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3 found helpful

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Fair severity

Has Symptoms

My 6 month old female cat ate one petal of a lily that fell from the shelf. I only noticed because she threw up what looks like the whole petal. She has not thrown up again. She is eating, and I added a little (less than a capsul) activated charcoal to some wet food and she ate the whole thing. She’s still drinking, I have not noticed any change in bathroom behavior. No drooling. She’s full of energy. Do I still need to run to the vet?

Feb. 9, 2018

Olive's Owner

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3320 Recommendations

The most concerning issues with consuming parts of a lily plant is the possible kidney failure that may occur; inducing vomiting and administration of activated charcoal are key to getting a favourable prognosis. You should visit your Veterinarian for supportive and symptomatic care as well as to check kidney function etc… Regards Dr Callum Turner DVM www.petpoisonhelpline.com/poison/lilies/

Feb. 9, 2018

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sasha

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persian calico

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3 Years

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Fair severity

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1 found helpful

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Fair severity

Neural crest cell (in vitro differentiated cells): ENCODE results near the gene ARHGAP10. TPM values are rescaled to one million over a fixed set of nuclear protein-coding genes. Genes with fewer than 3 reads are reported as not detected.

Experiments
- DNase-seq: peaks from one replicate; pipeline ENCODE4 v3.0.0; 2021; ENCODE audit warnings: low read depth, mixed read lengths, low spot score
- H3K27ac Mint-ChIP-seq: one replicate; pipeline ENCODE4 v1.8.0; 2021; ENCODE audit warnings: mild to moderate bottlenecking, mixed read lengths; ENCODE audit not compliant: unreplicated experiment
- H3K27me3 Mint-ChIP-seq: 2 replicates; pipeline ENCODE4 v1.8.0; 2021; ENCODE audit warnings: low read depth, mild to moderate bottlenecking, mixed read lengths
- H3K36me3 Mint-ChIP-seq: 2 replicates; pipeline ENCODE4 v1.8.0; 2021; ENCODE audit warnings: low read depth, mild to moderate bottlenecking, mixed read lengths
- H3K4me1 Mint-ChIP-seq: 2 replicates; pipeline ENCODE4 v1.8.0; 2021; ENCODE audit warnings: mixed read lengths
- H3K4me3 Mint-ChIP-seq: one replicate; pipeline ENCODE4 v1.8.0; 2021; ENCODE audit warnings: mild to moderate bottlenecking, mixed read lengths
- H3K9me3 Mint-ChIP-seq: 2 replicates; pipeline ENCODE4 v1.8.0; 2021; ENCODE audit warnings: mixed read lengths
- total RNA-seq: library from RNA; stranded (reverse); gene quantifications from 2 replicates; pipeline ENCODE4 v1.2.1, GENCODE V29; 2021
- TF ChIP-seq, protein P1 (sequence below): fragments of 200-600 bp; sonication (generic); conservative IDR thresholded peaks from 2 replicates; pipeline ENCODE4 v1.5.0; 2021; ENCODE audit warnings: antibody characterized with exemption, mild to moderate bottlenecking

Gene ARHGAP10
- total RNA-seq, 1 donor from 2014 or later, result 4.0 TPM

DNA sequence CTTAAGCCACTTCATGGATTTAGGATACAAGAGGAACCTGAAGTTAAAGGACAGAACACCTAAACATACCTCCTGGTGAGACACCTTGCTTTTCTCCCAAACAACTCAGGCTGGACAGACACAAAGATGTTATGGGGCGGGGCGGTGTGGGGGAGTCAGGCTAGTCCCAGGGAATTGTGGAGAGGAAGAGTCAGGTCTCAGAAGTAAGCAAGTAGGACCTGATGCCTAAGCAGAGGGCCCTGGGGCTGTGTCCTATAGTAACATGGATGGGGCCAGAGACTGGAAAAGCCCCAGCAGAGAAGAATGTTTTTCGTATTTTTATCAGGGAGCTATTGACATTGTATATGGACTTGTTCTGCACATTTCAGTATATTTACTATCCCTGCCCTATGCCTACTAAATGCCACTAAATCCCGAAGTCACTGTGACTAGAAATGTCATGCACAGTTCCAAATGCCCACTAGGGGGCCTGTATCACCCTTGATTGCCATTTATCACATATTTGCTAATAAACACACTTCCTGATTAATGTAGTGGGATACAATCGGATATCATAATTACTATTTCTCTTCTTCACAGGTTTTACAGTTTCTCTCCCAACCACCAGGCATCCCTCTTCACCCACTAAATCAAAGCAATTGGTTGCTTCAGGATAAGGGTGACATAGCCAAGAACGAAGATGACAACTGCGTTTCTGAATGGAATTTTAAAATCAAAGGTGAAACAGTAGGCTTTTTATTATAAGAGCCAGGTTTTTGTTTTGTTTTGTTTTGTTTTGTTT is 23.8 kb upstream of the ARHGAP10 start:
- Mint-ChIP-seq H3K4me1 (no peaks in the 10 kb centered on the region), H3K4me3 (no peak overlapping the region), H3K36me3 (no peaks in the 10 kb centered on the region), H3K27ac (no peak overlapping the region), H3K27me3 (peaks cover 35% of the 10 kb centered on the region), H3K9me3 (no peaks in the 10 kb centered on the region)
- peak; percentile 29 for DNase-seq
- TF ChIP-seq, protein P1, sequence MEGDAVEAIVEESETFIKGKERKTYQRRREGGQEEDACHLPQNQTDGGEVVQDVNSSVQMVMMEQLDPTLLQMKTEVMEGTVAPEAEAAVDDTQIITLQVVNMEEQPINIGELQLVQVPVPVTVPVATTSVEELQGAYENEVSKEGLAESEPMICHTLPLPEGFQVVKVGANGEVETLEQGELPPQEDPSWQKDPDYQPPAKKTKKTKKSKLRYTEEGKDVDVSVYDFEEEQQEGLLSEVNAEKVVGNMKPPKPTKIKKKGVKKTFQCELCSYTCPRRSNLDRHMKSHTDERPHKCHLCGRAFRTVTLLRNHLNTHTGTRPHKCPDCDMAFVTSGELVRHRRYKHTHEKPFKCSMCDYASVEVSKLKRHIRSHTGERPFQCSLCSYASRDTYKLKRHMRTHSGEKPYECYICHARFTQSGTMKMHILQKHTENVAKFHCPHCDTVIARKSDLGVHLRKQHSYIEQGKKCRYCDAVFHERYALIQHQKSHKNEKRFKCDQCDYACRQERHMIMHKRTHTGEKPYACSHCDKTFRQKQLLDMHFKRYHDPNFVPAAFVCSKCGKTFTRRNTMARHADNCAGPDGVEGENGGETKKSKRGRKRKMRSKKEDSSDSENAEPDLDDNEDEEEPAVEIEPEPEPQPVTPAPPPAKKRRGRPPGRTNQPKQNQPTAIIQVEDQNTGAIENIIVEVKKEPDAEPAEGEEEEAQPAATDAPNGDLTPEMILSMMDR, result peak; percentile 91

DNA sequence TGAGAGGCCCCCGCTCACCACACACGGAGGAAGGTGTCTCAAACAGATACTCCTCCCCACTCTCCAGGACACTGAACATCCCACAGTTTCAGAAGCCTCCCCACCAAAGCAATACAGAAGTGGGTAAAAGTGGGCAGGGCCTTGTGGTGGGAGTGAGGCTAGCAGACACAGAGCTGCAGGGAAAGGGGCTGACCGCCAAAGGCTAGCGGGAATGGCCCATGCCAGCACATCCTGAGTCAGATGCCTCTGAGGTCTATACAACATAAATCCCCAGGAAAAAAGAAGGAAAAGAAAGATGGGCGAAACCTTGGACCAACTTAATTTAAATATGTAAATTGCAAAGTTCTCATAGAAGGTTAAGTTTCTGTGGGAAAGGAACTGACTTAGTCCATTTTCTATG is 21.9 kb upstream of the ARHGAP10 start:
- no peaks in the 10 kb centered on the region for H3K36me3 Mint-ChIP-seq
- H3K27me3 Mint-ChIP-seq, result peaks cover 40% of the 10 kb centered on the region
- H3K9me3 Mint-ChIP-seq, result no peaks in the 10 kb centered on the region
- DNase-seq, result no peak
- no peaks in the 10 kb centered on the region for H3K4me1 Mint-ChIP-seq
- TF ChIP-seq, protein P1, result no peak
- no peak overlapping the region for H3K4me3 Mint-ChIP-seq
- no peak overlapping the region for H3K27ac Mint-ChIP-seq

Has Symptoms

Zero

sasha was found nibbling this morning on an Easter lily plant i imediately took her to our vets they have tried to induce vomitting not sucessful so they gave her IV and activated charcoal and monitor for 24 hrs 04/15/2020

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Wolfie

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Calico

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3 Months

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Moderate severity

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0 found helpful

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Moderate severity

Has Symptoms

Not Yet

My cat recently had some lily leaves that he digested but he is only a 3 month old cat and it was only a little nibble and will it affect him and we still have no idea what affects will he have. Does anyone know if he will have critical conditions and how to solve it.

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Lillyah

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Calico

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5 Years

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Serious severity

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0 found helpful

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Serious severity

Has Symptoms

Vomit

My five year old calico started vomiting something that looked like spit. She’s in the bathroom and has vomited four times. We have a tiger lily and I saw her nibbling on it this morning. She seems very depressed and tired but it’s sunday night and my parents don’t want to pay for the vet bill.

Lily Poisoning Average Cost

From 587 quotes ranging from $500 - $8,000

Average Cost

$3,000